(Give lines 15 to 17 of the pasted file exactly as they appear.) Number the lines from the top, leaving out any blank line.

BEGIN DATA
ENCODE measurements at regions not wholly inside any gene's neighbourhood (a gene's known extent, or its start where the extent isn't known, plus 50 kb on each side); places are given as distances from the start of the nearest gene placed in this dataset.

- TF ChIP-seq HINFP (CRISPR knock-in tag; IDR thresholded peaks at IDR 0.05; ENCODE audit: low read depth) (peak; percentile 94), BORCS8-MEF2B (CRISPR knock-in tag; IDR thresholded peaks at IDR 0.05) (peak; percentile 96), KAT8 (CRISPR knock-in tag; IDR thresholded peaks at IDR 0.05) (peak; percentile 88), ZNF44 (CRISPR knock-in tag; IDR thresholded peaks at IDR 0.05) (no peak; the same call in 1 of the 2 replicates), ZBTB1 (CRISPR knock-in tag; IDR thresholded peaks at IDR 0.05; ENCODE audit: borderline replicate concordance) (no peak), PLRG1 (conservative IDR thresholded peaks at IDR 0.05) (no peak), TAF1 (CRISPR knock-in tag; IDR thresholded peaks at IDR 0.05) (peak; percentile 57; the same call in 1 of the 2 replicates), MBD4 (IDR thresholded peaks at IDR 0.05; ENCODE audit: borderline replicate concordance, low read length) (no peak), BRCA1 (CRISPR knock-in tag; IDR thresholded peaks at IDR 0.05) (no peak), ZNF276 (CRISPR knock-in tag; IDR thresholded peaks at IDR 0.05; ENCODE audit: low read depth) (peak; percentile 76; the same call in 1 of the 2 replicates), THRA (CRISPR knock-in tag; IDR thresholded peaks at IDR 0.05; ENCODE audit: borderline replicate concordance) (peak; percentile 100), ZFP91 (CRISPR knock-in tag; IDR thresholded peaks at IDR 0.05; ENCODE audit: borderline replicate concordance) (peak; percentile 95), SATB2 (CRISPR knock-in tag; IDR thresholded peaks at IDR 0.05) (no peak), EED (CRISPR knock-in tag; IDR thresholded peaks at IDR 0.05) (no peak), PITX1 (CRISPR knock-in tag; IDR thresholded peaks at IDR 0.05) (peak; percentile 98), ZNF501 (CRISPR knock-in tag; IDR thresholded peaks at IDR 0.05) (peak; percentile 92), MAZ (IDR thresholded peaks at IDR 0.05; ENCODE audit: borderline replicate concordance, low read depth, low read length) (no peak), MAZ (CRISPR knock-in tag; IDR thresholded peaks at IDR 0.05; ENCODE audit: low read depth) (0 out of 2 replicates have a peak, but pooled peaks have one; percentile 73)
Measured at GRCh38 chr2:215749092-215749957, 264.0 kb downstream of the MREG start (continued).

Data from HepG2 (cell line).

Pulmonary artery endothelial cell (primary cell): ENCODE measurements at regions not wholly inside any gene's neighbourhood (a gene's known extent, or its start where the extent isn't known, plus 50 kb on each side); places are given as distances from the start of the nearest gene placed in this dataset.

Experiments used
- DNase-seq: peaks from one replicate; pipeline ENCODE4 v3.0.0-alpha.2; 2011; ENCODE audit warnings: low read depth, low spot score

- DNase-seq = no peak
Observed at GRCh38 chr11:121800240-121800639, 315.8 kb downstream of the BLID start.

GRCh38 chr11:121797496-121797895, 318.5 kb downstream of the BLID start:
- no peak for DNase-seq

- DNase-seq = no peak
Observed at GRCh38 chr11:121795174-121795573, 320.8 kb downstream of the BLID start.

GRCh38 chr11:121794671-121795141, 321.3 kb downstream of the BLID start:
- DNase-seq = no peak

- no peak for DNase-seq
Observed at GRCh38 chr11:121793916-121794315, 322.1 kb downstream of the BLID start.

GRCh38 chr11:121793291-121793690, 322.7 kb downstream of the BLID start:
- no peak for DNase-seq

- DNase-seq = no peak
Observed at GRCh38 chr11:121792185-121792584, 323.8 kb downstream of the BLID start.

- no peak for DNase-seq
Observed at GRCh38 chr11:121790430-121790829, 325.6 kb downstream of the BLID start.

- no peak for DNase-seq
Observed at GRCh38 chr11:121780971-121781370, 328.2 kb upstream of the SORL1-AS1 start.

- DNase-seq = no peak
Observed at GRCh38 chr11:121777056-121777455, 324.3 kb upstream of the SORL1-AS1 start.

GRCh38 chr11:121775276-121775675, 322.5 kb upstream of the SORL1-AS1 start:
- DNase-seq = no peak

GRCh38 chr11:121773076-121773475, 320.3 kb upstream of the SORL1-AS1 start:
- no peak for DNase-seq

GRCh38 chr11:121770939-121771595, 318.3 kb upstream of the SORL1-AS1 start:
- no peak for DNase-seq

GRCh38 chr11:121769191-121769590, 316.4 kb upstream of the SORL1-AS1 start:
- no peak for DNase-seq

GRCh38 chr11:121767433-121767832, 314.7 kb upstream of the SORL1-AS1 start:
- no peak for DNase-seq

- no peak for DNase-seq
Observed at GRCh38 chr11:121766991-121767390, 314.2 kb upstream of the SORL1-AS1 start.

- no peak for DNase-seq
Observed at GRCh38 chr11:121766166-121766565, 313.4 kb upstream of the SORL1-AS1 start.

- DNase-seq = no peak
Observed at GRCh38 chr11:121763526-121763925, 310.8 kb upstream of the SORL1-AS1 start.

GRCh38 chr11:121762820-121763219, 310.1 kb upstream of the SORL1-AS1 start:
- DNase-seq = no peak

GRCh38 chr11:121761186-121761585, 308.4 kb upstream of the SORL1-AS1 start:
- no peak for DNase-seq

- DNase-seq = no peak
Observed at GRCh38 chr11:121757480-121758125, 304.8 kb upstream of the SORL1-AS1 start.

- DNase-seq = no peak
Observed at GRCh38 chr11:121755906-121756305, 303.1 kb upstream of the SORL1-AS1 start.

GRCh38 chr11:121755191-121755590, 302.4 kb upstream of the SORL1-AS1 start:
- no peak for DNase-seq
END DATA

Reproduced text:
- DNase-seq = no peak

- no peak for DNase-seq
Observed at GRCh38 chr11:121793916-121794315, 322.1 kb downstream of the BLID start.